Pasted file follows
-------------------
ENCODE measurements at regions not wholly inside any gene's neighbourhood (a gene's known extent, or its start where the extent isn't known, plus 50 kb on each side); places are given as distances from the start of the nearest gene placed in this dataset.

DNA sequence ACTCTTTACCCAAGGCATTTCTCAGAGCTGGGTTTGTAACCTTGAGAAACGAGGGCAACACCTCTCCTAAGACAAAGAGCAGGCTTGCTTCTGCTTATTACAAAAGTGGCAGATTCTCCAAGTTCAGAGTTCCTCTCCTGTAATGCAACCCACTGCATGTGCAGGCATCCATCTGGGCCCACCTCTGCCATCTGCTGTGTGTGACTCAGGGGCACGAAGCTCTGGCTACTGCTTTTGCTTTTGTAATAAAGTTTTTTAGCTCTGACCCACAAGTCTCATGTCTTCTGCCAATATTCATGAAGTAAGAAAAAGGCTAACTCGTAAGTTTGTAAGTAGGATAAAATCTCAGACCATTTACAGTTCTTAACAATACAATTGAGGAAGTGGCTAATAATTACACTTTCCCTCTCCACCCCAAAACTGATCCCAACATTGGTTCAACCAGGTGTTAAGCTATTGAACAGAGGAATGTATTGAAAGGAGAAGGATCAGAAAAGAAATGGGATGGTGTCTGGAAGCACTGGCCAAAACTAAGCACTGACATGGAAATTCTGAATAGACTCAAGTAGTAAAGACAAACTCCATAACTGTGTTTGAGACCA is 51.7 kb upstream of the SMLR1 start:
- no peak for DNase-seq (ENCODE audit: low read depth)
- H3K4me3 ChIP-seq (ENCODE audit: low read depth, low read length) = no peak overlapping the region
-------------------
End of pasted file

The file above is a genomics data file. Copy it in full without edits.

ENCODE measurements at regions not wholly inside any gene's neighbourhood (a gene's known extent, or its start where the extent isn't known, plus 50 kb on each side); places are given as distances from the start of the nearest gene placed in this dataset.

DNA sequence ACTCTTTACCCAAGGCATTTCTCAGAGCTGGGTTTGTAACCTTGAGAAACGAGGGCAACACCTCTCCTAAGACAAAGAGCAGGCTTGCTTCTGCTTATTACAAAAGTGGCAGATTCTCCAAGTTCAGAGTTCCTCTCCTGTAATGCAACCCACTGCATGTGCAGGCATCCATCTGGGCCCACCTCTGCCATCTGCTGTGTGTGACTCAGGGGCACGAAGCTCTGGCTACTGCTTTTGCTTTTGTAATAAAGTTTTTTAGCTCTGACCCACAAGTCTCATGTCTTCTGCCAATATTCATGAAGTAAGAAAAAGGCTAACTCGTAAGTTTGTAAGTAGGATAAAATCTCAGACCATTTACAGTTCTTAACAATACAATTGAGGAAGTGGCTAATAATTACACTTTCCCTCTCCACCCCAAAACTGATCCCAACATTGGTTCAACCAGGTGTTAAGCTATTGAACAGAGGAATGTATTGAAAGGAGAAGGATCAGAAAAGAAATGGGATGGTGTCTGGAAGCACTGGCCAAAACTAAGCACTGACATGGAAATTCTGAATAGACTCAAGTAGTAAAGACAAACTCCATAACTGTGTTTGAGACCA is 51.7 kb upstream of the SMLR1 start:
- no peak for DNase-seq (ENCODE audit: low read depth)
- H3K4me3 ChIP-seq (ENCODE audit: low read depth, low read length) = no peak overlapping the region